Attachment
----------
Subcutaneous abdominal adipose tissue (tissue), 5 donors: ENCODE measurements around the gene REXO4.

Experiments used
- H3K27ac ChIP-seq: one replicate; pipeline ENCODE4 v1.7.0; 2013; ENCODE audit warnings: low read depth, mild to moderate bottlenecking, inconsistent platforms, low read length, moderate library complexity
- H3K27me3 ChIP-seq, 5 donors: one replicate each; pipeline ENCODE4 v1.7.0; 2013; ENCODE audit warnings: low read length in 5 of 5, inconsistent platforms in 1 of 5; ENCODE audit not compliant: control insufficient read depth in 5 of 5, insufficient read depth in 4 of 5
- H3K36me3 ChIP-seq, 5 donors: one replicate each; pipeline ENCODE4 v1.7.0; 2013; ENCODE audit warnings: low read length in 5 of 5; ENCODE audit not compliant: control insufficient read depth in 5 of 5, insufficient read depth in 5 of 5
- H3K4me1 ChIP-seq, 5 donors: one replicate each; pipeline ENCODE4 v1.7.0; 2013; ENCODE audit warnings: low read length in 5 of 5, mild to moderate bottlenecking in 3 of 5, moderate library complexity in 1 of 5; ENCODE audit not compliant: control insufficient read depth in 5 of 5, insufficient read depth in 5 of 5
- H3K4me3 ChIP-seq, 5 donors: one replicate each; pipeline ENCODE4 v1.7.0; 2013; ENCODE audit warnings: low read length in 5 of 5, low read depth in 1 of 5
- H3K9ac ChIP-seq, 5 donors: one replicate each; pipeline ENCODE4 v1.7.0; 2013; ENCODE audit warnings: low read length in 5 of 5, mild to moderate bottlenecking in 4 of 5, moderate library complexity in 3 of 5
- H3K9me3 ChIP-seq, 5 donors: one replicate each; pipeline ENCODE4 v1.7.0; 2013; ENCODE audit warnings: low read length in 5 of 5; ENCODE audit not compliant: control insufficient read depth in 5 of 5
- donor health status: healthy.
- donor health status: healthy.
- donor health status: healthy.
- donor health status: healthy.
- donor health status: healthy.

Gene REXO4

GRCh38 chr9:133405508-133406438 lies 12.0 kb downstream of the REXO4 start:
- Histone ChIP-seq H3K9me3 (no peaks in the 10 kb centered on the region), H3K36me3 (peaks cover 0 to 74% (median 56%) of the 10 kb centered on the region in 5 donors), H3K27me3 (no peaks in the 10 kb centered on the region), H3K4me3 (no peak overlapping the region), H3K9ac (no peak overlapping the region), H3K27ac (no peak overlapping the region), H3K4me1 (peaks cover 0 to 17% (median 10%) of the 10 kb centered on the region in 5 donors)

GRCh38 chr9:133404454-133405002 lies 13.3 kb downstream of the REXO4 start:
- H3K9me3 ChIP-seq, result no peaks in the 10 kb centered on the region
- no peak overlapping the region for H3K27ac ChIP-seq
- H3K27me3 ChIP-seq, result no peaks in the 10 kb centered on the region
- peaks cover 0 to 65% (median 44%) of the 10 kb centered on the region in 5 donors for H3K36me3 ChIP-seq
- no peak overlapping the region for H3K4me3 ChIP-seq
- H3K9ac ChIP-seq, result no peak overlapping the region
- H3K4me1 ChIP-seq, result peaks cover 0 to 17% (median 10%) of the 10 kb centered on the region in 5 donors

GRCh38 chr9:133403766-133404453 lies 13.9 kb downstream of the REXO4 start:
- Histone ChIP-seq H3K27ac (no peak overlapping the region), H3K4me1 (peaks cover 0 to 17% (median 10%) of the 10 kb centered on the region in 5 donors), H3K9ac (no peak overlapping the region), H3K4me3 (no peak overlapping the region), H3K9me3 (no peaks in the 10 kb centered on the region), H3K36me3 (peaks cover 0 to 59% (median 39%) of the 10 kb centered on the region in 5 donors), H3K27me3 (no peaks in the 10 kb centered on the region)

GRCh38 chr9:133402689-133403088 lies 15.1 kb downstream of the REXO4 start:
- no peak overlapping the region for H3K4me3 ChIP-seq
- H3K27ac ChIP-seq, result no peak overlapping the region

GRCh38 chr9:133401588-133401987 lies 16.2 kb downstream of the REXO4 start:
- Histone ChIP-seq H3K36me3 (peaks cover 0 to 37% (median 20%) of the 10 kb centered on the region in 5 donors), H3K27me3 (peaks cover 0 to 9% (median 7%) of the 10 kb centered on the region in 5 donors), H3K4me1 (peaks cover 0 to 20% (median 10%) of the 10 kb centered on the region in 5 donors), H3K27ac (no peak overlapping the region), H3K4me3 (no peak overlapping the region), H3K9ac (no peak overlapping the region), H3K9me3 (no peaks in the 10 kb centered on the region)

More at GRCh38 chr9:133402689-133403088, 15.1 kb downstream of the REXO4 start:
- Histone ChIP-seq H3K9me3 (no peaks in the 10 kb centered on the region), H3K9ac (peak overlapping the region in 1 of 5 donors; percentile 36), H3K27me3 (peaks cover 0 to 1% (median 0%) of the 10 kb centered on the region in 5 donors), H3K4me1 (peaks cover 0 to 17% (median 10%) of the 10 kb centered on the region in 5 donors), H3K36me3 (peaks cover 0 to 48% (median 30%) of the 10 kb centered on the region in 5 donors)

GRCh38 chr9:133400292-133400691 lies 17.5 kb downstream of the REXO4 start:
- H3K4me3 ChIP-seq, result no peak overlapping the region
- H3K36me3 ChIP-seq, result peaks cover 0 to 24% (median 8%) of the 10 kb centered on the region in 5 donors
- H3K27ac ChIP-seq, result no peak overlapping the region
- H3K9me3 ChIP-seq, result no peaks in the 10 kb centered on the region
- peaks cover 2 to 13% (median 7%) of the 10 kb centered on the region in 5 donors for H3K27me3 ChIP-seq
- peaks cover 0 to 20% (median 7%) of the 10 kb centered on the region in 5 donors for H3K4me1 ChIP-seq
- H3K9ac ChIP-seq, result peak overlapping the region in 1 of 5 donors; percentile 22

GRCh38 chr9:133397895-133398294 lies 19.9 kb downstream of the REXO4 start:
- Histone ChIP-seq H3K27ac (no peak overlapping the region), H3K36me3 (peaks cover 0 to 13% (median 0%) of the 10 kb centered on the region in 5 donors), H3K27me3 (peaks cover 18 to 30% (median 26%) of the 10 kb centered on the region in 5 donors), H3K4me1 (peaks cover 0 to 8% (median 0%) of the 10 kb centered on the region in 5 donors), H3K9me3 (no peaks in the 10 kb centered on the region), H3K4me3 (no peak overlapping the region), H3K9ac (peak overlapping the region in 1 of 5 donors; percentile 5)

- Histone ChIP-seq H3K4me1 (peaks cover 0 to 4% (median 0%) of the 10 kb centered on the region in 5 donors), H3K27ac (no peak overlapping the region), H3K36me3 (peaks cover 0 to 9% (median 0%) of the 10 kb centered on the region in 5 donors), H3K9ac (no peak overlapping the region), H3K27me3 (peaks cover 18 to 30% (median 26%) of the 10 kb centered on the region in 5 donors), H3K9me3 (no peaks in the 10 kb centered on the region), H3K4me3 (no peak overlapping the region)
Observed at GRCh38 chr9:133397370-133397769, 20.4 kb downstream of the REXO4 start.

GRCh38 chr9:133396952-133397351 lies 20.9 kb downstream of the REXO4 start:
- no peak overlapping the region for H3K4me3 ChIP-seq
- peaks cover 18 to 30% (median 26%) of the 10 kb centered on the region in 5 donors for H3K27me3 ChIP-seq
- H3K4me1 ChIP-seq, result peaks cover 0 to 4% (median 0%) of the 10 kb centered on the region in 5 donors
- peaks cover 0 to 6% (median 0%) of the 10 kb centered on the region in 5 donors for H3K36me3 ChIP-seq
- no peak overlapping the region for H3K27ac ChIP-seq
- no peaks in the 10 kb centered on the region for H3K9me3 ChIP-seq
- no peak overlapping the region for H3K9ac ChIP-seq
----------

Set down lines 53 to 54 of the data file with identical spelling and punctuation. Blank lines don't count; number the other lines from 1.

- no peaks in the 10 kb centered on the region for H3K9me3 ChIP-seq
- no peak overlapping the region for H3K9ac ChIP-seq